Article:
Following recent blogs on the KS2 reading paper and the lessons we might draw from it, here we share some good reading resources from a while back and a conceptual model of the skills involved in comprehending.
Penny Slater is Assistant Lead Adviser for English at Herts for Learning
The art of teaching reading comprehension is a troublesome business. For years, I tussled with my lack of clarity in this area, questioning why I found it so difficult to teach something that I found so easy to do. And of course the answer is clear: I struggled to teach the processes involved in comprehension because I was unable to fully articulate the processes that I myself employed when comprehending. Doubtless, I was very good at comprehending – in fact, I would go as far as describing myself as ‘a very good comprehender’ – but as teachers our confidence is often our downfall because sometimes the better we are at something, the harder we find it to teach. When I actually asked myself what I was doing when comprehending a text, I struggled to identify the steps that I was working through, let alone to name those steps. Clearly, this is not an ideal position for a teacher to find themselves in. After all, if I was going to model these steps to my children so that they could mimic them, I needed to know what to show them, and what to call them. Troublesome indeed!
Thankfully a set of documents were handed to me back in 2005 which helped to set me on a clearer path. The Comprehension Fliers (pri_en_read_comp1, pri_lit_read_comp_2_131105 and pri_lit_read_comp_3_131105) (as they have come to be known) are a set of three double page documents outlining in teacher-friendly detail the skills involved in becoming a good comprehender. To say that I found these incredibly useful would be an understatement! Most importantly for me, they gave me a language with which I could begin talking about the silent and invisible processes involved in comprehension. There were also very practical. I valued having a list of activities that I could use with my class, knowing that each one would be helping to develop a certain aspect of reading comprehension. They are an easily accessible and wonderfully usable addition to your teaching resource bank.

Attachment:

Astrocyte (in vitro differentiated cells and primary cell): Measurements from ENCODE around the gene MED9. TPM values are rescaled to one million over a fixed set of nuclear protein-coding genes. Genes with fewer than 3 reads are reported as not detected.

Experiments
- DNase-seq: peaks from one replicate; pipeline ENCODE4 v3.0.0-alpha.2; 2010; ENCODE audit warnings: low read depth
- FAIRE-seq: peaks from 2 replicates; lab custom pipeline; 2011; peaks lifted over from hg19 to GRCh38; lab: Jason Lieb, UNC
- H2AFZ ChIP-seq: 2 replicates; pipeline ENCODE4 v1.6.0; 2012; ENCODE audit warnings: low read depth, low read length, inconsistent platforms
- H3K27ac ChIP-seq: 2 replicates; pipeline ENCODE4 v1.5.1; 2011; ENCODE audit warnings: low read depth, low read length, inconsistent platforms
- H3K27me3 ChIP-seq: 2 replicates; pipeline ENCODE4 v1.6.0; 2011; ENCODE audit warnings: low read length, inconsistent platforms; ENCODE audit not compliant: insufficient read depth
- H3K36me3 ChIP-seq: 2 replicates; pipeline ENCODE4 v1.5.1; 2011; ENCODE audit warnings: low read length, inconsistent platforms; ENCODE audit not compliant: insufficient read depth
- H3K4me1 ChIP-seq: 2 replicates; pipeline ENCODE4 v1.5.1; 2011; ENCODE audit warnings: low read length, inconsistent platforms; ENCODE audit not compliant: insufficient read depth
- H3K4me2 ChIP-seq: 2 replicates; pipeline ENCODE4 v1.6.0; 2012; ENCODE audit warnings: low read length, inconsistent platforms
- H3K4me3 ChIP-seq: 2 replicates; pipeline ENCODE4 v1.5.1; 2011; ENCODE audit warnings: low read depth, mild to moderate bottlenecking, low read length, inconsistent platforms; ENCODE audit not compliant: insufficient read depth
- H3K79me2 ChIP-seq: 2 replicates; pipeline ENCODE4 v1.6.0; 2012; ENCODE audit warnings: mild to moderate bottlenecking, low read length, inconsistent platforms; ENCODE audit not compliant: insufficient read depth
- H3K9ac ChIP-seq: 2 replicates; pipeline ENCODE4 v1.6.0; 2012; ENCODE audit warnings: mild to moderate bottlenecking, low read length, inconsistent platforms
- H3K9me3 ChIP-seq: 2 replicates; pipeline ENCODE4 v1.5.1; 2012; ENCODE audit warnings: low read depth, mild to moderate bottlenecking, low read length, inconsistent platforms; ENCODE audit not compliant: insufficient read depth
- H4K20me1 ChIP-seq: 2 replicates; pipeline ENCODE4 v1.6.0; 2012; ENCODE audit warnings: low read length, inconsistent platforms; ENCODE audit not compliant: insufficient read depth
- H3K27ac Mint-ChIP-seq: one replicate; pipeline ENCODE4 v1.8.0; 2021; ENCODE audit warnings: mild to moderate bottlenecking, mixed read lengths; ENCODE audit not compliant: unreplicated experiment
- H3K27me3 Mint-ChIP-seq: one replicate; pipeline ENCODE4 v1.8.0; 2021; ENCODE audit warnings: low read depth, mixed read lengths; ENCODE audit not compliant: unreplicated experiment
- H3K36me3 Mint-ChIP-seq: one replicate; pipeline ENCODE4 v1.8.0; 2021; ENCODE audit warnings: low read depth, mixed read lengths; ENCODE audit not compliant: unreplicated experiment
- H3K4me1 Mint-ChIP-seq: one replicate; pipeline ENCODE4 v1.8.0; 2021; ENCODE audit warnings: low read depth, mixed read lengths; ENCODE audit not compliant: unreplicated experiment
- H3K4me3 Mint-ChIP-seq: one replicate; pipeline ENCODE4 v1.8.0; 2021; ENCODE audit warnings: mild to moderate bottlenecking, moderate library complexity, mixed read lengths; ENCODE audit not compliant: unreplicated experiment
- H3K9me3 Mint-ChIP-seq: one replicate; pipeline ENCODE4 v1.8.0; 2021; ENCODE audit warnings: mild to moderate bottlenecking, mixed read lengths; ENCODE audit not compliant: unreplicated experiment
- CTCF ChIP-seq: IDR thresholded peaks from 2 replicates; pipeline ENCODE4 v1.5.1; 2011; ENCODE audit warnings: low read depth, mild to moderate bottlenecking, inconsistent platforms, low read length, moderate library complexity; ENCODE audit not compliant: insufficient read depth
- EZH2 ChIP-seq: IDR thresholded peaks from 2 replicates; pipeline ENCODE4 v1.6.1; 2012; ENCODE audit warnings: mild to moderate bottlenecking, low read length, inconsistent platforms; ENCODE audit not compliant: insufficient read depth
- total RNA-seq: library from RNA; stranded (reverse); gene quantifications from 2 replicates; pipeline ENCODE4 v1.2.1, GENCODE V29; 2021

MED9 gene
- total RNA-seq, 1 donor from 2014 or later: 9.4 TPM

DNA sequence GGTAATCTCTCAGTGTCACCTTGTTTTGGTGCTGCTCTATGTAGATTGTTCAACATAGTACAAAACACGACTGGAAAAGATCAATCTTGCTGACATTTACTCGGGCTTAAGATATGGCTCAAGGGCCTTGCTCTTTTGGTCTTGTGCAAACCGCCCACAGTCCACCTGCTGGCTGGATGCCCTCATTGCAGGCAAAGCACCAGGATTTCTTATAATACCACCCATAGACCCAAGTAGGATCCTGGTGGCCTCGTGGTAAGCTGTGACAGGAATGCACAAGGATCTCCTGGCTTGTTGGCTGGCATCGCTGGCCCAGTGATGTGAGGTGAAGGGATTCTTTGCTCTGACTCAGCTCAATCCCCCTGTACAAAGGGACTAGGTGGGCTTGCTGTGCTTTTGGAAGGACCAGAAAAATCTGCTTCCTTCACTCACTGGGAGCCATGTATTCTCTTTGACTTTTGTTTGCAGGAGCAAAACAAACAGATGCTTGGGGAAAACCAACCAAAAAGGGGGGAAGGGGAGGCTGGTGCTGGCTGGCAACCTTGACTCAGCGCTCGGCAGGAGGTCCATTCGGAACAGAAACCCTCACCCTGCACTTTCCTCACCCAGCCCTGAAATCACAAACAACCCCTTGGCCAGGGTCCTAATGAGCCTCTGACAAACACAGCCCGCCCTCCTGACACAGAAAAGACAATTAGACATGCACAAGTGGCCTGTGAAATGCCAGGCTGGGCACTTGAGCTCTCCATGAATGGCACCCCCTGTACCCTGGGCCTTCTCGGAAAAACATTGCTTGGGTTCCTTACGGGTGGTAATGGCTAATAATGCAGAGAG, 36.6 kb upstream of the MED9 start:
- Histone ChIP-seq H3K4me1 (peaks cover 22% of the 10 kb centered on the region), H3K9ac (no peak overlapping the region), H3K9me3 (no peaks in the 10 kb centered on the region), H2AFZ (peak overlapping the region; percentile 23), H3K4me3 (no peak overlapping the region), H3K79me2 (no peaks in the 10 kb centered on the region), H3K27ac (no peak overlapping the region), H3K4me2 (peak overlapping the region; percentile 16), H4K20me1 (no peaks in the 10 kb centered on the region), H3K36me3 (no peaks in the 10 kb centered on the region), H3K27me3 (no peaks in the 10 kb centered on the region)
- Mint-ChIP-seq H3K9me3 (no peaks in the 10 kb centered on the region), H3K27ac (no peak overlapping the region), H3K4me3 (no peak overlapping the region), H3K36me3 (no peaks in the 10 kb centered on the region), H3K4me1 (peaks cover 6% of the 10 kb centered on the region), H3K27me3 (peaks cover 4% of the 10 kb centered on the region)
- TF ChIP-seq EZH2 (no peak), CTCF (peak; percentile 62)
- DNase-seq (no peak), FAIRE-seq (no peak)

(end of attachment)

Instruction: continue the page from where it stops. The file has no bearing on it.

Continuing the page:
My relationship with teaching reading comprehension was beginning to become less troublesome. I was now convinced that although the act of comprehension was the result of many cognitive processes working together, my children would be best supported in developing their skills if I taught each skill in isolation. In this way, they could actually focus on honing one skill at a time before applying it. I likened this to the way that I may have taught maths e.g. I would teach the skill of subtraction in isolation before asking the children to apply this skill to a problem solving context.
This felt much more comfortable and my children were reaping the rewards in terms of confidence and enjoyment. However, I still felt that there was work to be done and specifically in relation to the KS2 reading test. This introduced a whole new raft of language that needed to be assimilated into my developing understanding of reading comprehension. I knew that I didn’t want to teach solely to the test, but I was acutely aware of the fact that the domains outlined in the test development materials would be the aspects of reading that my children would ultimately be judged on. So my teaching had to prepare them for a successful jump through that hoop otherwise I would have a raft of children who had a heightened awareness of the skills involved in comprehension, but who couldn’t actually deliver the goods when needed!